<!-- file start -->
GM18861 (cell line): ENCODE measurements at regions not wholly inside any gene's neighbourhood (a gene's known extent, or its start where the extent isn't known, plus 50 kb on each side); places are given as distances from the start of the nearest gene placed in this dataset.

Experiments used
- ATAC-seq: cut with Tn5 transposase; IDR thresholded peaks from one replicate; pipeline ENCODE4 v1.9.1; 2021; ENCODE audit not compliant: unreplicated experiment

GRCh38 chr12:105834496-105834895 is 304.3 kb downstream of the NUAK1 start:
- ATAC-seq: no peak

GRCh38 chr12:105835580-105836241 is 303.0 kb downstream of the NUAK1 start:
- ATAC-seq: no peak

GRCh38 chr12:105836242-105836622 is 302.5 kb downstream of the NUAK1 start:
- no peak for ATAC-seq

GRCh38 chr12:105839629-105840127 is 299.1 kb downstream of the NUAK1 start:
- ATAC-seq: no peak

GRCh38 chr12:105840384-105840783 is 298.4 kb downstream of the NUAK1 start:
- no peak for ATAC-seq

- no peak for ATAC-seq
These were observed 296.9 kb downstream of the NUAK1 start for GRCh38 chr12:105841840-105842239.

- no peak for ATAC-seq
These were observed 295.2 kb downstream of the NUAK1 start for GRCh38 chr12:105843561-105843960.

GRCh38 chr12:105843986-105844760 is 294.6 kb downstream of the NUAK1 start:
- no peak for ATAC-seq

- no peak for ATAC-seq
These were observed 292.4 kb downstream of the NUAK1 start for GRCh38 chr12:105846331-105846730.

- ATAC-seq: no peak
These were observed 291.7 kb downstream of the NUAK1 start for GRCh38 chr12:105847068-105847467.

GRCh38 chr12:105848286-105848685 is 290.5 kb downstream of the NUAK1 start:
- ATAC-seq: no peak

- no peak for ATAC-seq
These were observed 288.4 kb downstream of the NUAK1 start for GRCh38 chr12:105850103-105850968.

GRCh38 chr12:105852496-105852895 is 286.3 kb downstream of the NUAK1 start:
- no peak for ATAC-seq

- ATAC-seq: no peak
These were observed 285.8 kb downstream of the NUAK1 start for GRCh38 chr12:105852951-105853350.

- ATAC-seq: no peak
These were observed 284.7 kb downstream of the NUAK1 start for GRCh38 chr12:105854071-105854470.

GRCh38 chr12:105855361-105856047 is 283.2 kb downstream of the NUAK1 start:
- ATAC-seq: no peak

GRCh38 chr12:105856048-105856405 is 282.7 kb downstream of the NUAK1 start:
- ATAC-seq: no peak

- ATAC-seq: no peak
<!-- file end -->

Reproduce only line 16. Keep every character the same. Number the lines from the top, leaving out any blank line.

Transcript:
- no peak for ATAC-seq